Wolfe Reserve and Wolfe Point

Wolfe Reserve was named after James Wolfe,

Hector McWilliam named all of his streets and reserves in Old Tuross after famous wartime leaders or famous battles.

The area now known as Wolfe Reserve was established as a public reserve when the Tuross Head penninsular was first subdivided in 1924

The reserve and public road are a vestige of the original stock route from the 1850's that saw cattle moved up and down the coast. The Tuross bar was closed for over a decade in the late 1800's and cattle were moved via this route between Moruya and Bodalla. When the bar was open the cattle were swum across on the turn of a low tide.

In the 1850's they tried Tuross Lake as a port. One steamer made it through the entrance but was trapped in the lake for seven weeks when the bar closed over behind it. The 'entrance' to the Tuross River, as is the case now, was there only at times, and it could shift its position dramatically from one tide to the next.

The reserve was formally gazetted as a public reserve (R58218)
on the 7th August 1925

(note W.R. is abbrev. Wolfe Reserve and was named by Hector McWilliam)

Wolfe Reserve was named after Major General James Peter Wolfe (3 January 1727 – 13 September 1759). He was a British Army officer, known for his training reforms but remembered chiefly for his victory over the French at the Battle of Quebec in Canada in 1759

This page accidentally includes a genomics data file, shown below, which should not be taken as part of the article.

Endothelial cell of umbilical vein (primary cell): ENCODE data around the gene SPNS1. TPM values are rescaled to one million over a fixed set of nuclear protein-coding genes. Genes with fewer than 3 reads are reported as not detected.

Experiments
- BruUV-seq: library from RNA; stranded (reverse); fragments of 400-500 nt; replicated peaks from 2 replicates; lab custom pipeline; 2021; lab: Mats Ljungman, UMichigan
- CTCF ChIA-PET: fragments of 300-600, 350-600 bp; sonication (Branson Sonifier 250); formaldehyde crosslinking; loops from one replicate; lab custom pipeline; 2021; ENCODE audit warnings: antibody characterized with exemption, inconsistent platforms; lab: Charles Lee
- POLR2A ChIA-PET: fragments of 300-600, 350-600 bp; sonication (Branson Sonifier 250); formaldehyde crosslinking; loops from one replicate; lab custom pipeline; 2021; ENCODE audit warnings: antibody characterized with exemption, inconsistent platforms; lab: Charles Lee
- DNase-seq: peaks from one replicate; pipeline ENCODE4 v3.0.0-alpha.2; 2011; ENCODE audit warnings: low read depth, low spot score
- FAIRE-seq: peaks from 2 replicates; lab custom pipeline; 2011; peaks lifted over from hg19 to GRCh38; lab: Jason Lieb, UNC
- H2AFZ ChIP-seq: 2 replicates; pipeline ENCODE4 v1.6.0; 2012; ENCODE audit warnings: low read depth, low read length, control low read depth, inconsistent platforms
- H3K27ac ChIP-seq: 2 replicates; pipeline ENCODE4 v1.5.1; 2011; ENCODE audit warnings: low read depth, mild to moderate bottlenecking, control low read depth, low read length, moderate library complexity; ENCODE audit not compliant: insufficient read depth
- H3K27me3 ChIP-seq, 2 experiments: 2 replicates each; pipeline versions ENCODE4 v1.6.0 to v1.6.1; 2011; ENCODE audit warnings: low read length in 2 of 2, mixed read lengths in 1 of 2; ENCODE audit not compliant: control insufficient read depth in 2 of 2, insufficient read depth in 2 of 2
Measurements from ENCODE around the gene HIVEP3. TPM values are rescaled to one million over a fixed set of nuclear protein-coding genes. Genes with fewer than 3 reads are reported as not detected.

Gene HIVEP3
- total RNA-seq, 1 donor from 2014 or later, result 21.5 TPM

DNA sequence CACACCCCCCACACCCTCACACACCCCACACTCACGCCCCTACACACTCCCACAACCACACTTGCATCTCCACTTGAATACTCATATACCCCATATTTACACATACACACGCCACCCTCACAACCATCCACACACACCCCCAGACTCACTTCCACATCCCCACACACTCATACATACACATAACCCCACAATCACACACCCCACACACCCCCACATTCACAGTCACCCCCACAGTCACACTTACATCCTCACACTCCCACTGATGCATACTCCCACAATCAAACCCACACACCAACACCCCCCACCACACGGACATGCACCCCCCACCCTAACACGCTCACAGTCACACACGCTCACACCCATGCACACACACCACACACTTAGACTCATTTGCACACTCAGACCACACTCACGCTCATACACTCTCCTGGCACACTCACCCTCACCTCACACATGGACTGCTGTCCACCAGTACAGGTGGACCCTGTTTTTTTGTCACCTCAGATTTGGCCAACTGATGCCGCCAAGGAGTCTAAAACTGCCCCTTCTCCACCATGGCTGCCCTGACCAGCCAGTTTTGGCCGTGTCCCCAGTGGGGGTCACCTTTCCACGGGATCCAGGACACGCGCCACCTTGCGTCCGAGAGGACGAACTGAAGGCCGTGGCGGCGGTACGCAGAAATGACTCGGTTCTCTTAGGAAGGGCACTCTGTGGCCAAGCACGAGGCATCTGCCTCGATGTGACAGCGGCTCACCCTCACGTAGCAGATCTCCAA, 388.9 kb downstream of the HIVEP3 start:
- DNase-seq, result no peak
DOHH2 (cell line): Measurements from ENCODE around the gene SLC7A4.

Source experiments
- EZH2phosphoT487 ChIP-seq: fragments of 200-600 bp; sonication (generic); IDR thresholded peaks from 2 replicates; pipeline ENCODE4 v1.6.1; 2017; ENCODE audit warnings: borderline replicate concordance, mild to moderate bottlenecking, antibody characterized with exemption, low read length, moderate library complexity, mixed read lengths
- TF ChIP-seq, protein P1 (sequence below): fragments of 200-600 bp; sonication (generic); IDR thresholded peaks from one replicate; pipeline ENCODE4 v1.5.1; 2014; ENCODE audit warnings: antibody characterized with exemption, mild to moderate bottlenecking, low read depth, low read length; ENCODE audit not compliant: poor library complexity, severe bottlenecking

Other examples in old Tuross of names Hector McWilliam used are:
Nelson, Hood, Jutland Trafalgar, Beatty, Raleigh, Sturdee, Drake, Cradock, Jellicoe,
Chatham, Clive

Below shown as reserve in 1927

The point itself is officially unnamed with the Geographical Names Board however Wolfe Reserve has been written on a few
old plans with the NSW Registrar General.

Wolfe Reserve has a single Norfolk pine on it and at its base you will find plaques dedicated to two lost
souls killed on the Tuross Bar

Frank Rankin 2/6/1951
Gregory Kelly 6/10/1986

Others know to have drowned on the bar are:

Frederick Maessy 26th March, 1867

Thomas Mahon 26th March, 1867
George Magill 26th March, 1867

Thomas Mahon and George Magill are buried in the reserve between Bridges Avenue and Chauvel Crescent.
(see details below)


This report was printed in the
Queanbeyan Age and General Advertiser
Friday 5 April 1867

It has never fallen to my lot to record more melancholy accidents, nor attend with more harrowing details, than these I am about to relate. It commenced raining heavily here on Saturday afternoon and continued, with little intermission until early on Tuesday morning in, consequence of which a heavy flood was coming down the river Tuross.

Being anxious to witness the notion of the flood on the Tuross bar, and also to judge by the debris as to the extent of the damage up the river, Mr. Dansey and a party of four started down the lake from the Tuross saw mill, intending to land at a particular spot which they reached as an oar broke.